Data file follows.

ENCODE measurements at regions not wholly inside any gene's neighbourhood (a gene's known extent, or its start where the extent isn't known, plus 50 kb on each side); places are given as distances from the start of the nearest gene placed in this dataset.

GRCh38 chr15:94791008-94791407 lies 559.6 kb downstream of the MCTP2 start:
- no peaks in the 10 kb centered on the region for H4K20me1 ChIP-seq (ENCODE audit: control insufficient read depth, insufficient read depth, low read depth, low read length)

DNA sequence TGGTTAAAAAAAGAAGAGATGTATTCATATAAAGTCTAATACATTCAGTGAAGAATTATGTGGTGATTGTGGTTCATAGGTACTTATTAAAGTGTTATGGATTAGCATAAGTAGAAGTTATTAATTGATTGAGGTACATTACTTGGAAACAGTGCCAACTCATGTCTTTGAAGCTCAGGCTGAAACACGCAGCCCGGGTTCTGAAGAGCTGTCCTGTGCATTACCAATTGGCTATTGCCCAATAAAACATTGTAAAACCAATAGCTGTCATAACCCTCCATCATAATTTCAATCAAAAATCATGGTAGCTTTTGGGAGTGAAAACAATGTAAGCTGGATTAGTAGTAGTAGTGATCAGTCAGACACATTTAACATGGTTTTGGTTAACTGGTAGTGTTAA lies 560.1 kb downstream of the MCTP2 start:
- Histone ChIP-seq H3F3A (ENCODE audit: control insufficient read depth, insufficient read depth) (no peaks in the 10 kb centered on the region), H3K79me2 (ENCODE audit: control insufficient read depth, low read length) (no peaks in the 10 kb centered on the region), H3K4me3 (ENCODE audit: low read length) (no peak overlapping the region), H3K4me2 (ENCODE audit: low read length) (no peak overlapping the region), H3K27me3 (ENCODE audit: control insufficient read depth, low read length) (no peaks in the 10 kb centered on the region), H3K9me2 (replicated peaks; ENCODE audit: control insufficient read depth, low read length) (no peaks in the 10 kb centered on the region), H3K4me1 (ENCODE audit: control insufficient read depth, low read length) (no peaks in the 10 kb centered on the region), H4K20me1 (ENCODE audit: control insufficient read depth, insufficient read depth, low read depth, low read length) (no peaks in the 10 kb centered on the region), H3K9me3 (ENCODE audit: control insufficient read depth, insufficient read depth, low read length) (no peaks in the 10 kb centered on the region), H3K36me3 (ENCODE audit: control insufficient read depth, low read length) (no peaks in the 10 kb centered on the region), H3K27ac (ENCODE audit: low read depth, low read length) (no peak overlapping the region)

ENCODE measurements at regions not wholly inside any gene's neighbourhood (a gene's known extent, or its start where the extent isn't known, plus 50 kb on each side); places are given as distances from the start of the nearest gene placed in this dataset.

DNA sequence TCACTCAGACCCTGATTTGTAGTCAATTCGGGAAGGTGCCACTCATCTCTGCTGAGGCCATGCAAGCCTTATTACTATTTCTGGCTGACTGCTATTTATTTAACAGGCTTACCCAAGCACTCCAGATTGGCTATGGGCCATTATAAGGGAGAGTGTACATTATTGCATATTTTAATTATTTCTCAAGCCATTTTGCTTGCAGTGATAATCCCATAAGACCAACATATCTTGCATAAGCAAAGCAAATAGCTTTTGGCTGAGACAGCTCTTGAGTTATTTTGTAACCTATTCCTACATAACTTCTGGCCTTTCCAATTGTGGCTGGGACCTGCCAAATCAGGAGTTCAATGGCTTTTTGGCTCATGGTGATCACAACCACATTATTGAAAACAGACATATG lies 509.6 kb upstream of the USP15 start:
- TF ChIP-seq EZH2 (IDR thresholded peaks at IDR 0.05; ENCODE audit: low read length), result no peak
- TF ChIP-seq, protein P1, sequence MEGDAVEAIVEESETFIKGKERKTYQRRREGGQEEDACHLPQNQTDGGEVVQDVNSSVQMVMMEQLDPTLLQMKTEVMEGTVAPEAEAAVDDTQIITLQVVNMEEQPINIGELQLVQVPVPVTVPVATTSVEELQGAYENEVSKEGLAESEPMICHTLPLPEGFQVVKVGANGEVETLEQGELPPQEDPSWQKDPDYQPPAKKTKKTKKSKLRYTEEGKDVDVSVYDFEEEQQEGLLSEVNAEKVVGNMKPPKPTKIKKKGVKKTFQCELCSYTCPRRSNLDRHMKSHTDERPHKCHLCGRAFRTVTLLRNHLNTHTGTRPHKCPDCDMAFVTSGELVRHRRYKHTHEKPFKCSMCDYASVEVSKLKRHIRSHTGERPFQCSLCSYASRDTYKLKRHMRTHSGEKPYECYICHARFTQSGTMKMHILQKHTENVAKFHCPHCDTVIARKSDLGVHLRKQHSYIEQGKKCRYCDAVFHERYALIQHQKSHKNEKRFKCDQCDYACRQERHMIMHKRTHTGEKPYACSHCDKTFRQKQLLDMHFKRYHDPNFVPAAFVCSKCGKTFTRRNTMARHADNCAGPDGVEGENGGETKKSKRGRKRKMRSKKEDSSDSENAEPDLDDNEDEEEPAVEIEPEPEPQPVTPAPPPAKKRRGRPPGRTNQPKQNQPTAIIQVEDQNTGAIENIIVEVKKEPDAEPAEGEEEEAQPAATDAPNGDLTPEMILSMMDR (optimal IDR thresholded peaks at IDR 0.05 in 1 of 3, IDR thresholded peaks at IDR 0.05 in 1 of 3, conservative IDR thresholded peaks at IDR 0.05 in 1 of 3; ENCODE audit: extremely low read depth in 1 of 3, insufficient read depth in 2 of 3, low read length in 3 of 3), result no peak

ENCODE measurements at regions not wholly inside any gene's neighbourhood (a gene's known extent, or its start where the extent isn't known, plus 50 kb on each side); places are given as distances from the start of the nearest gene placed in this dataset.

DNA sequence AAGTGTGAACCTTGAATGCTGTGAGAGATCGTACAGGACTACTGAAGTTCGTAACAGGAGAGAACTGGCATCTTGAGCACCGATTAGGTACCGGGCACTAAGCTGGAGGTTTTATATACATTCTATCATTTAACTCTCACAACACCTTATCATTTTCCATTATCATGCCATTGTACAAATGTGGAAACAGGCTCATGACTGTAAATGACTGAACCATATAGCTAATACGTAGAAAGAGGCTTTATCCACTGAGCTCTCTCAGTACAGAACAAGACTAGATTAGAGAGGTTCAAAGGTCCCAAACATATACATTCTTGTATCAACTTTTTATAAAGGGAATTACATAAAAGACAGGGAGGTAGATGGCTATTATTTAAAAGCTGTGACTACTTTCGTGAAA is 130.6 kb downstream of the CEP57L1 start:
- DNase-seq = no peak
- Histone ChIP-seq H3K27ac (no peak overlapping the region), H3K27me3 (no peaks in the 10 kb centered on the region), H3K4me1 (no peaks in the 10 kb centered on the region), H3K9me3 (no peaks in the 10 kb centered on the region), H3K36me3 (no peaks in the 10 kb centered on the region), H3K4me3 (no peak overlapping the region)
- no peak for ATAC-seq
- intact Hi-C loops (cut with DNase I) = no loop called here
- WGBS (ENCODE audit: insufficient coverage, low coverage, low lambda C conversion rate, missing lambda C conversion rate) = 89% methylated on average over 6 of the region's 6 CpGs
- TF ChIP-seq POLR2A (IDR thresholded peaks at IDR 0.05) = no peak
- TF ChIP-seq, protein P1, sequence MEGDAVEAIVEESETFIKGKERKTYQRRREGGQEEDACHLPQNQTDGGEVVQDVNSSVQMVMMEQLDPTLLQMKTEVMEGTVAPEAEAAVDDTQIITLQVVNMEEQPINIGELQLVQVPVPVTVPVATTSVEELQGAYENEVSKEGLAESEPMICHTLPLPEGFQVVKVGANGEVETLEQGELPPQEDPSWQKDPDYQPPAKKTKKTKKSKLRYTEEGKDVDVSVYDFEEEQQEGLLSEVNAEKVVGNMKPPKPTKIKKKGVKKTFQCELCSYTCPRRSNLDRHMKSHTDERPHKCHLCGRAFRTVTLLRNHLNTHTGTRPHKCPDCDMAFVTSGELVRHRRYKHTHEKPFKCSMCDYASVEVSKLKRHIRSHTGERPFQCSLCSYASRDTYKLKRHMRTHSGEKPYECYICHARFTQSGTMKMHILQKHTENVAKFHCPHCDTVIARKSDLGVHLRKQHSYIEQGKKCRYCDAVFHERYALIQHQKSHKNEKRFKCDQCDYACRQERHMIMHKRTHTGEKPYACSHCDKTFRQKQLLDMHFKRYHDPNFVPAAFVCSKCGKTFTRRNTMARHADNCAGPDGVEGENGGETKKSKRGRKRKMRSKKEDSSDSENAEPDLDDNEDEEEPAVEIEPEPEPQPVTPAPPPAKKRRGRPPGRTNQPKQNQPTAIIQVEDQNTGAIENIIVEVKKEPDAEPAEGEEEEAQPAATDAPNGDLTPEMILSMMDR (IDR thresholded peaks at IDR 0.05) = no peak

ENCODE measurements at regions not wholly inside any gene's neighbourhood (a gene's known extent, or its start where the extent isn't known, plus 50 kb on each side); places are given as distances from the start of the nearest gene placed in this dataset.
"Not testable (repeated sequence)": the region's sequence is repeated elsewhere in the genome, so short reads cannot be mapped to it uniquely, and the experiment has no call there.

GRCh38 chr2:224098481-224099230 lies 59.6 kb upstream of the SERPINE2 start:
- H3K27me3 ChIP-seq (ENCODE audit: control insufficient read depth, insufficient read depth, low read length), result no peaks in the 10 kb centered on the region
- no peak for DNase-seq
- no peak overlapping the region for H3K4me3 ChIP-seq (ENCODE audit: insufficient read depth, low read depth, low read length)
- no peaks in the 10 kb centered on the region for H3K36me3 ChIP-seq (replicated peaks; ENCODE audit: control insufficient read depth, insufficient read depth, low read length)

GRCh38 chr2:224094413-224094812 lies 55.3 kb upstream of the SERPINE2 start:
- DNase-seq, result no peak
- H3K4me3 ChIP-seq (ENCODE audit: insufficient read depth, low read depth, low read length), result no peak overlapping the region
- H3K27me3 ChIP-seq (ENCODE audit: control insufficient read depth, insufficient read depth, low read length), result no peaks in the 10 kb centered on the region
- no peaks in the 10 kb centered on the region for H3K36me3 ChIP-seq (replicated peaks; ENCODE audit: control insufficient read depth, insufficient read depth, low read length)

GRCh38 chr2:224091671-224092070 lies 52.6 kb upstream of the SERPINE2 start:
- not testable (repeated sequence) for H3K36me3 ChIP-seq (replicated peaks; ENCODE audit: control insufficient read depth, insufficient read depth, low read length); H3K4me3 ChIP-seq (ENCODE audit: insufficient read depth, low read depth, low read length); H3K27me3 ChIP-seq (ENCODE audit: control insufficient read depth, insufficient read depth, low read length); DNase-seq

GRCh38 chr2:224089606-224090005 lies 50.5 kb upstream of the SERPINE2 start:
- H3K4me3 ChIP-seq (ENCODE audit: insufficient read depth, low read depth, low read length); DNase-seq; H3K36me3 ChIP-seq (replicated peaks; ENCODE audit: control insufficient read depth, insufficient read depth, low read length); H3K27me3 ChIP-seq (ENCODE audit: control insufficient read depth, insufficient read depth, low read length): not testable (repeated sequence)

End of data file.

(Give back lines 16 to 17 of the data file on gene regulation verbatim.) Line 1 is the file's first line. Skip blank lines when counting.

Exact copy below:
- WGBS (ENCODE audit: insufficient coverage, low coverage, low lambda C conversion rate, missing lambda C conversion rate) = 89% methylated on average over 6 of the region's 6 CpGs
- TF ChIP-seq POLR2A (IDR thresholded peaks at IDR 0.05) = no peak